I have no energy these days for defining myself as a republican or democrat (or libertarian or green). The kind of energy and ideological certainty required for that has been wrung out of me long ago. I have friends whose disposition or vocation lead them down the path of intense partisan engagement — it’s their way of making the world more just, and I bless them. I simply don’t get revved up for the party (pun alert).
I am genetically incapable of seeing the world in such stark, all-or-nothing categories. Perhaps it’s a weakness. Truth is I have an inkling we need more poetry and less platform, more friendship and less name-calling, better stories and better neighbors – none of which are encouraged in the current political brouhahas.
I’m certainly not saying none of this matters. The gospel is inherently political (i.e. public, social), but the gospel is not equated with any one player in our political system. So, our civic convictions matter, but they probably matter less than we think. And my hunch is we’re losing sight of other truths that most certainly do matter while we’re giving so much blood, sweat and tears to all these things that likely matter less than our high blood pressure suggests. How’s that for a convoluted sentence? See what talking politics will do to a fella.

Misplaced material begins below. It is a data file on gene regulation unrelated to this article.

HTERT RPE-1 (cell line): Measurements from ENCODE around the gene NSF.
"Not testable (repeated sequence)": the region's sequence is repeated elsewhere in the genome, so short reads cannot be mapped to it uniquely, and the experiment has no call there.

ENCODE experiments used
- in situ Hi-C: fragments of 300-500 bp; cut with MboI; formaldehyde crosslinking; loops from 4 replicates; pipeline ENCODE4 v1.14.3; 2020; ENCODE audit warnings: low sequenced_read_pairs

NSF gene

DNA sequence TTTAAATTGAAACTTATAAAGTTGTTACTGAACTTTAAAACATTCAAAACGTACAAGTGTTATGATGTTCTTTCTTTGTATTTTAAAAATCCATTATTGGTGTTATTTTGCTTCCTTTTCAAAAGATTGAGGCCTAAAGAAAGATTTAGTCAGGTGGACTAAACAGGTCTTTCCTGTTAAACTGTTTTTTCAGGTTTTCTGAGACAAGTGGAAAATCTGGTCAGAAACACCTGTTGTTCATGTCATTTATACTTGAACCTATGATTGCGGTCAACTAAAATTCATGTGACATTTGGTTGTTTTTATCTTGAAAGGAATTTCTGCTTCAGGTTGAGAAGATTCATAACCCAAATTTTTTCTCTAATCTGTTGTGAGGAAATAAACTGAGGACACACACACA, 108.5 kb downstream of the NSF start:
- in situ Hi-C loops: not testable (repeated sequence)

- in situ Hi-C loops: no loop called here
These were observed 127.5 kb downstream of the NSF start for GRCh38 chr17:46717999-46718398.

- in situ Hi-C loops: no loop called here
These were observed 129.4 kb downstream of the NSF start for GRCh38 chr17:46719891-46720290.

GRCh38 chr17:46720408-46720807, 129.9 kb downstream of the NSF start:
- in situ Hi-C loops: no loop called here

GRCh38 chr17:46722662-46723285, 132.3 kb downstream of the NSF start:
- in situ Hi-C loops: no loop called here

While I don’t care about being an elephant or a donkey, I do care about being a Christian. And the apostle James has instructions for how I’m to live in this world if my first allegiance is to a Kingdom come. James’ words seem timely for the hour:
Everyone should be quick to listen, slow to speak and slow to become angry.
We who call ourselves Christian are ones who, because of our loyalty to the way of Jesus, have a commitment to truly listen, to hear the other (their hopes and fears, their history and convictions). We are the ones charged with getting another’s story right (in contrast to looking for ammo to use against those we’ve named as enemies). If our words formed slowly but our love flowed free and if our rhetoric lost its angry venom, vitriol and combative suspiciousness, then I imagine the American political machine (for a moment at least) would grind to a halt, if for no reason other than gawking, jaw dropped, at the ones they’ve labeled as haters living like lovers. I don’t actually know if our obedience to James’ words would make much difference in November, but it would mean that as God’s people we would be asserting our belief that God’s Kingdom is above every other kingdom.
I’ll be pulling the lever in November, as I attempt to make wise judgements about the important issues at hand. However, I’m unclear what exactly God thinks about various economic theories or if he has in mind an appropriate tax rate or a straight answer on the best way to make health care accessible to those shut out of (or unable to keep pace with) the current system. Given that, I’ll not attach God’s name to imperfect solutions, but I will try to use my noggin and give it the best go I’m able. I’ll grapple with a Christian vision for a state’s use of violent force. I’ll ponder over the best ways to cherish and honor life when both sides have their blind spots. I’ll wrangle with how (and where) individual responsibility, justice and compassion intermingle. I don’t have final answers to all these questions. I do know, however, that I’m to listen much, speak little and refuse anger.
Anger usually comes when we feel we’re being thwarted or threatened, when we’re defending things like our version of the American Dream. I love America, but America isn’t my dream. My hope rests in a God whose dream for the world is far bigger than that.